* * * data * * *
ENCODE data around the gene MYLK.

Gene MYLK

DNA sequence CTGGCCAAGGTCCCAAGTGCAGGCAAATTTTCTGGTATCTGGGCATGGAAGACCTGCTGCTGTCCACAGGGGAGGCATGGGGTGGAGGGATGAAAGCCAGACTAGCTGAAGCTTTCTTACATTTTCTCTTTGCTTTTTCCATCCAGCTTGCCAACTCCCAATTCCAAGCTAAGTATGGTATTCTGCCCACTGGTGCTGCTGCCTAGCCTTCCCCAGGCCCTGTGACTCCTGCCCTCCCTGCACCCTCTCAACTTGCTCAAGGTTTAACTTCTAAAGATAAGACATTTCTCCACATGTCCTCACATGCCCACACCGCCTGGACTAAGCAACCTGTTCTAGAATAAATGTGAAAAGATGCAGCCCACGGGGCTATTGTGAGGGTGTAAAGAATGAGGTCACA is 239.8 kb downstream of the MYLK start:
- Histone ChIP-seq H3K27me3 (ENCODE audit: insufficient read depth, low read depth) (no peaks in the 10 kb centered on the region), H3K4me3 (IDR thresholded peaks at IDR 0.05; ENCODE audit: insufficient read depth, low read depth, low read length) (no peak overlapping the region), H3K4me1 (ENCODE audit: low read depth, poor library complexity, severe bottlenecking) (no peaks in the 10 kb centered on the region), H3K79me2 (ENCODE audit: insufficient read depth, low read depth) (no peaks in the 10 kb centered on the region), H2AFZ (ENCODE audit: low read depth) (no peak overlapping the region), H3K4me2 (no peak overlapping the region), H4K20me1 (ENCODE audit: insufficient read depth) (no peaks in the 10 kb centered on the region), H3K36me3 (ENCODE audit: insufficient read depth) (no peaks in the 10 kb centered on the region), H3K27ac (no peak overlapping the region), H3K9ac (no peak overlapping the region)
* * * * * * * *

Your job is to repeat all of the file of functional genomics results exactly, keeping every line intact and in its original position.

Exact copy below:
ENCODE data around the gene MYLK.

Gene MYLK

DNA sequence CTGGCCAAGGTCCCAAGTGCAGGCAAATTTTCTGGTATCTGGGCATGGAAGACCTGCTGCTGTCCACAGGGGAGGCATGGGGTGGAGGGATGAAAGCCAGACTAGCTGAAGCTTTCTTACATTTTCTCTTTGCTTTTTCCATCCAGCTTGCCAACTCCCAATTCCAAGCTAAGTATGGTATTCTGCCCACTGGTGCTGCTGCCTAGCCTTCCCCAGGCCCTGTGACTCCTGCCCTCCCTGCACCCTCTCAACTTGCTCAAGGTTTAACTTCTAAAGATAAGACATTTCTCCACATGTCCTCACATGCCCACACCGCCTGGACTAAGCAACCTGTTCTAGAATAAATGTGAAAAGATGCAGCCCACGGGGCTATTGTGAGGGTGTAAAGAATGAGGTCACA is 239.8 kb downstream of the MYLK start:
- Histone ChIP-seq H3K27me3 (ENCODE audit: insufficient read depth, low read depth) (no peaks in the 10 kb centered on the region), H3K4me3 (IDR thresholded peaks at IDR 0.05; ENCODE audit: insufficient read depth, low read depth, low read length) (no peak overlapping the region), H3K4me1 (ENCODE audit: low read depth, poor library complexity, severe bottlenecking) (no peaks in the 10 kb centered on the region), H3K79me2 (ENCODE audit: insufficient read depth, low read depth) (no peaks in the 10 kb centered on the region), H2AFZ (ENCODE audit: low read depth) (no peak overlapping the region), H3K4me2 (no peak overlapping the region), H4K20me1 (ENCODE audit: insufficient read depth) (no peaks in the 10 kb centered on the region), H3K36me3 (ENCODE audit: insufficient read depth) (no peaks in the 10 kb centered on the region), H3K27ac (no peak overlapping the region), H3K9ac (no peak overlapping the region)